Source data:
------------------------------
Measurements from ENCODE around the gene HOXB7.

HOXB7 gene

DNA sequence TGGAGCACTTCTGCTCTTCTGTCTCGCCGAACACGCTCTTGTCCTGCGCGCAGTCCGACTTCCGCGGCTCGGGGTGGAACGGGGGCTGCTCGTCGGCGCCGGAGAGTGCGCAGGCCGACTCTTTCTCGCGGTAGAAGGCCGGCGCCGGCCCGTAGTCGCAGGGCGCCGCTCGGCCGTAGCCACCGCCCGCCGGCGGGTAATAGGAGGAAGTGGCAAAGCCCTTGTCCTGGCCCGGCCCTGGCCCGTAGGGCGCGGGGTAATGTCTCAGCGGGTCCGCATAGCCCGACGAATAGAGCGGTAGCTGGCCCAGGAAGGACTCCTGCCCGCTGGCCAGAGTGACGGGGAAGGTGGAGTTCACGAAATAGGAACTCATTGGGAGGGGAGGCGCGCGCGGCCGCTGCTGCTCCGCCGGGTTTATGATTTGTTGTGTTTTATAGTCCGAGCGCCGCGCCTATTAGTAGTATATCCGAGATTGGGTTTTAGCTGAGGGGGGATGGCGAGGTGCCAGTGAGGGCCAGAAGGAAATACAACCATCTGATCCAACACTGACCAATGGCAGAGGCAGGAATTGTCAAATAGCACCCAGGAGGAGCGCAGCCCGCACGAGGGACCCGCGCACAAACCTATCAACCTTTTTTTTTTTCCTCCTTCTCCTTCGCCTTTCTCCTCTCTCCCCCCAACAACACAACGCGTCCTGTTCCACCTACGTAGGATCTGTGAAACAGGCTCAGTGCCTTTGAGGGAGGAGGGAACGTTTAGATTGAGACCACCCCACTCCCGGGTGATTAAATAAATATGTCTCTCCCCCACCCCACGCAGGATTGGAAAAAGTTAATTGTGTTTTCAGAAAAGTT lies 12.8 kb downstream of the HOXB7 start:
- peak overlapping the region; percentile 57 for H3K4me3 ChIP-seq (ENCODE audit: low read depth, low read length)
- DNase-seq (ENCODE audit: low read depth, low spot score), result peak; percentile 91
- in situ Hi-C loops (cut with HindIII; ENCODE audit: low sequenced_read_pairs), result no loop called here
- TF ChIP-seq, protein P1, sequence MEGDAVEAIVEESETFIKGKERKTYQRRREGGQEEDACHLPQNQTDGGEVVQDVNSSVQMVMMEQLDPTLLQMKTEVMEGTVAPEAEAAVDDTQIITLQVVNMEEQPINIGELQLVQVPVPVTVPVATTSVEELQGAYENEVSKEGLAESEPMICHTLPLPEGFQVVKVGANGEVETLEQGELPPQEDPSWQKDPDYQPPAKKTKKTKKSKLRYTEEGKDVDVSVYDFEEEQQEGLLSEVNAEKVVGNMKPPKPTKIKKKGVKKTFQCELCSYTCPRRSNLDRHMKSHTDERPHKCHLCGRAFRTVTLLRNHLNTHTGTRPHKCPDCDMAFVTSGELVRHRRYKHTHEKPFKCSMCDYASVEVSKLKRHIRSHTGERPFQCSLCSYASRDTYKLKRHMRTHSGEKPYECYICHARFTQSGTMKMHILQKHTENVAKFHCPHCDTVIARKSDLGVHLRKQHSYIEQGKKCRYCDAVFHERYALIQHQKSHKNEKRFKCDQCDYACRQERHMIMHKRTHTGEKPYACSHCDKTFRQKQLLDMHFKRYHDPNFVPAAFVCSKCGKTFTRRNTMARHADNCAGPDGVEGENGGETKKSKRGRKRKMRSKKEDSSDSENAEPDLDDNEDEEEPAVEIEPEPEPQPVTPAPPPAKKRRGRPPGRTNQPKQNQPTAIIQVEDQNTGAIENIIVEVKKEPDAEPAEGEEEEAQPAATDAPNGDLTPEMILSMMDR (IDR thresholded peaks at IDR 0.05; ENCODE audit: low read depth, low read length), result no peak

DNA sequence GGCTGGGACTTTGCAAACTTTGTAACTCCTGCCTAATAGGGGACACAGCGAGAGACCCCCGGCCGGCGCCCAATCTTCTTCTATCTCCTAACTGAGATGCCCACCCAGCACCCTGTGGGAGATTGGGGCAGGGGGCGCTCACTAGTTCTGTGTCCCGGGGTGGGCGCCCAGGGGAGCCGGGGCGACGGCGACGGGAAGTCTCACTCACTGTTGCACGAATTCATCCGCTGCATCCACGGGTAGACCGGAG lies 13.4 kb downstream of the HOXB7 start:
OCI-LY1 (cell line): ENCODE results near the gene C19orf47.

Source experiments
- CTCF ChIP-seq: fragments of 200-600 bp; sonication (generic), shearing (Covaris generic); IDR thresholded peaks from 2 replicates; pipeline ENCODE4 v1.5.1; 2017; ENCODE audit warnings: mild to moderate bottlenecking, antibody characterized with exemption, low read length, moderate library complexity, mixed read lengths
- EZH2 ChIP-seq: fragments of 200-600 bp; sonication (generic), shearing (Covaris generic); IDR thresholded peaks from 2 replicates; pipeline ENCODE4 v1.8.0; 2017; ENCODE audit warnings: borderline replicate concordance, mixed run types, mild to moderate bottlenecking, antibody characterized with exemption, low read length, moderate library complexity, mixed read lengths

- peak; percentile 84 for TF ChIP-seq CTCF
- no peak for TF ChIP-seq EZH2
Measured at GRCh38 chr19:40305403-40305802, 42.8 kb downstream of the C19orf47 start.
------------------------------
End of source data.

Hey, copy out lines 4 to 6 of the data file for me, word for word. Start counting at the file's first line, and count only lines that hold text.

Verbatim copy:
- peak overlapping the region; percentile 57 for H3K4me3 ChIP-seq (ENCODE audit: low read depth, low read length)
- DNase-seq (ENCODE audit: low read depth, low spot score), result peak; percentile 91
- in situ Hi-C loops (cut with HindIII; ENCODE audit: low sequenced_read_pairs), result no loop called here